I see each ecosystem as its own country.
Think of it as the real world.
Some people are fine being in one country for the rest of their lives. I’m not—I like the freedom of being able to travel.
That’s where interoperability between different blockchains comes into play. I want to have the ability to easily move across different ecosystems.
Everyone’s limited on funds. Trends and narratives change. As users, it’s important for us to have this freedom of being able to move our funds when better opportunities arise.
I’m hoping the ecosystems can operate similarly to the European Union, where it’s easy to hop around to different countries.
How did you go about building a social media following?
I never intended to build a social media following.I remember listening to Twitter spaces by Daniele Sesta. I took notes. I saw someone in the comment section ask for notes because they were at work.I turned my notes into a thread. I woke up the next morning to several thousand followers because Dani retweeted it.
I never imagined that my following would grow this big.
A lot of people have asked how I was able to go from 0 to 100k followers in 2 months. My advice:
- Solve problems. Every tweet and thread you write should solve a problem for someone. That’s how I find topics to write about. I read the comments and see what problems people are having.
- Be different. There are a lot of people trying to become crypto influencers. How is your content different from them? Are you funnier? Do you go into more detail? Are you a good storyteller?My most viral thread was about cognitive biases. I knew that understanding this made me a better crypto investor, but no one was writing about it.
- Do the hard things. I work hard on my writing. I’ve had some threads that take me 50+ hours to research and write. I spend more time editing my threads than other people spend writing them. I go into a deeper level of research than others will. If I’m writing about a new protocol, I will spend hours in their discord to see what people say. In business, you want to be hard to imitate. Creating memes is easy. Writing the best tweets / threads of the week is easy. If it’s easy, then other people can copy you. When you do the hard things, you stand out.
How do you perceive your own role as an educator in the DeFi space?
Influencers and educators get a bad rap in the space. Some influencers take advantage of the trust they build: they promote pump & dumps, or they don’t disclose their involvement with projects.
My first responsibility is to be 100% honest. If I hold an investment in something I’m talking about, I’ll disclose it. Transparency goes a long way.
Another responsibility is to own up to your mistakes. I focus on the cutting edge of DeFi, which means I’m going to make mistakes. If that happens, I’ll say I’m sorry and be honest about it.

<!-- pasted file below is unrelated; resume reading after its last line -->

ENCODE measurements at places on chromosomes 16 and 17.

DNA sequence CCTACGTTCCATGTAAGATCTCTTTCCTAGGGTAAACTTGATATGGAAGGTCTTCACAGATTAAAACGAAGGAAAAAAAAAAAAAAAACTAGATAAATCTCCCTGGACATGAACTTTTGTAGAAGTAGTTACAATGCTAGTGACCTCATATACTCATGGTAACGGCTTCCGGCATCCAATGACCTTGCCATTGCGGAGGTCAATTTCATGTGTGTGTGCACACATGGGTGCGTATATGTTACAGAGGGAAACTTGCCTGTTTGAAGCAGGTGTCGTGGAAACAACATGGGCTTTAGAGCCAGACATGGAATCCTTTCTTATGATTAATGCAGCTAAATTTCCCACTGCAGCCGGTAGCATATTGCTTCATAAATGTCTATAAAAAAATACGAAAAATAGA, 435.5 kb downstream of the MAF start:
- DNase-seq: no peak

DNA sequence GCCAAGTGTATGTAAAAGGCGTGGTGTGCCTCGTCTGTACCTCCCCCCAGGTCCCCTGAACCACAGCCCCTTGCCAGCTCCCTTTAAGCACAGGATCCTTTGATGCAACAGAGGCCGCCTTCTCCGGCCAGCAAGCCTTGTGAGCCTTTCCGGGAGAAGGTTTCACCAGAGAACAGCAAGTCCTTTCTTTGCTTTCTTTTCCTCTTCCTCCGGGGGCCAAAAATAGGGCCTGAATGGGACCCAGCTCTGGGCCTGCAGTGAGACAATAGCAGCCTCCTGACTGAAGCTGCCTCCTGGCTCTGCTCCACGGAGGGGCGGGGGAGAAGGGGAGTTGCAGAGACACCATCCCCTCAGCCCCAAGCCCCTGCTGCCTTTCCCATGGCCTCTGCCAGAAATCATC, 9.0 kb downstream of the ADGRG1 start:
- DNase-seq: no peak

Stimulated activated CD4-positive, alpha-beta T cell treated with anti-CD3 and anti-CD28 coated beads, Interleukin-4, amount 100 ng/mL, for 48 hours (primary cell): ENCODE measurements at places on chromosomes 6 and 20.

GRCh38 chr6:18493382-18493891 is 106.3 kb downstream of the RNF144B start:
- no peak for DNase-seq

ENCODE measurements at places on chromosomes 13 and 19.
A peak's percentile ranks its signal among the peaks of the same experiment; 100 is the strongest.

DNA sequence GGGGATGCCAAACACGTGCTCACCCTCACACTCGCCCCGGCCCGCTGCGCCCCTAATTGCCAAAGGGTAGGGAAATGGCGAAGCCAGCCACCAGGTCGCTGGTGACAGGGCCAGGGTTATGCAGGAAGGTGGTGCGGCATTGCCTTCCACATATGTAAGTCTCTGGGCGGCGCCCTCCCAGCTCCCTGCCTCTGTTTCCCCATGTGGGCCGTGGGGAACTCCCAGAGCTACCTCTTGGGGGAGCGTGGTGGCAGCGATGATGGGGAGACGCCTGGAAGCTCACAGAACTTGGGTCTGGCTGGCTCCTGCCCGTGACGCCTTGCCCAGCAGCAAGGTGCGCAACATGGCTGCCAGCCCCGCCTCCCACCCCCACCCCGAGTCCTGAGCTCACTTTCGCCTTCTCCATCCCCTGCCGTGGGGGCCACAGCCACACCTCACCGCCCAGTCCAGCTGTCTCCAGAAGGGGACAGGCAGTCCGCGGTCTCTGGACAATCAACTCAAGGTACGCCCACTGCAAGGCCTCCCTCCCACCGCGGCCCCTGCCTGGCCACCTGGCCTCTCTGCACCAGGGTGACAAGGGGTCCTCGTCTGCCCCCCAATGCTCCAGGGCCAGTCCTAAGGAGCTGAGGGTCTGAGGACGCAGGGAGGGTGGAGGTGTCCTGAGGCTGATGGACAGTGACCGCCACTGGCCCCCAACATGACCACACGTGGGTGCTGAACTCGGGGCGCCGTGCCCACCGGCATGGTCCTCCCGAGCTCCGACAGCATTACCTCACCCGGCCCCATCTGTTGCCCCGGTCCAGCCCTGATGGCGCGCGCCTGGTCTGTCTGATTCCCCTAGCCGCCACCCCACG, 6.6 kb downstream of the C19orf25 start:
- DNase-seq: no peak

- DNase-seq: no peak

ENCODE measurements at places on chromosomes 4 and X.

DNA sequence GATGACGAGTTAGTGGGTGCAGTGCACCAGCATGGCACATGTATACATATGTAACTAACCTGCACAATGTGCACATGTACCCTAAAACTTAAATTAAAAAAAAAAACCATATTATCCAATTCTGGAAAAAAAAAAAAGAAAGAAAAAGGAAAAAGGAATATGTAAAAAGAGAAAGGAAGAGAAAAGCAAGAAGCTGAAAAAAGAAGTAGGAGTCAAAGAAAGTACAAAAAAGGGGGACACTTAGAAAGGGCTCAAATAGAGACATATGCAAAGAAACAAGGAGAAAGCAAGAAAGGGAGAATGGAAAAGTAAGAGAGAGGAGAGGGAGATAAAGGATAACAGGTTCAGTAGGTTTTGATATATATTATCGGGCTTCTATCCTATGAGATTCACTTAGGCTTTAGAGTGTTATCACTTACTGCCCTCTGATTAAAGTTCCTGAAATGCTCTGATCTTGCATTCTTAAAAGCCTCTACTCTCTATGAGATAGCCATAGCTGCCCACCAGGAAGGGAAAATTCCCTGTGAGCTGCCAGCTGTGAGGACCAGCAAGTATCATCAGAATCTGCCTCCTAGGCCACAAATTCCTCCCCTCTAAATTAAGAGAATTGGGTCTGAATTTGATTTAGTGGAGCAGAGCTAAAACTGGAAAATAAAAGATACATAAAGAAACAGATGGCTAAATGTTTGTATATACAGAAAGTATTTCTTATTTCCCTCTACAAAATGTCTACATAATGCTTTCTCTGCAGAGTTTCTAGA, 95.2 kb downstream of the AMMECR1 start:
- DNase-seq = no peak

It’s better than deleting all your old tweets and pretending it didn’t happen.
People aren’t stupid. They will forgive you as long as you treat them with respect.
How do you see DeFi continuing to evolve?
DeFi is confusing to use. Some of the tokenomics are becoming almost ponzi-ish. Sometimes it does feel like a game of musical chairs, played by DeFi Whales. Think about the first iPhone, which didn’t have an app store. You couldn’t even copy and paste! That’s where we’re at with DeFi. We’re in the first generation right now.
Over time we’re going to see:
- Much better UX & UI. So many details can be hidden and streamlined. Compare downloading a song on Napster to using Spotify today. That will help onboard more people into DeFi.
- DeFi used in the real world. I want to be able to swipe my credit card and pay for it with a stablecoin, directly.
- Institutions. Too many people are settling for 1% interest rates from their banks, and having it destroyed by inflation. I can see banks and institutions adopting more DeFi products in the backend to increase yield. I can’t believe my savings bank wants me to open an account with 0.5% savings and they’re calling it “high yield.”
In particular, how do you see DeFi governance continuing to evolve?
- More experimentation with models: There are issues with the 1 token = 1 vote model. I’ve seen people upset when you have thousands of people voting but a few whales end up controlling the outcome. I can see more protocols experimenting with different political systems when it comes to voting.
- Better tools: I’m grateful that we have Snapshot.org, but I can’t wait to see what other innovations come about. I’d love to see “bribes” integrated with the voting. I want to see everything streamlined. I don't want to visit the protocol website, go to a separate website for a forum, and then another website for the actual vote. Make it easy for us.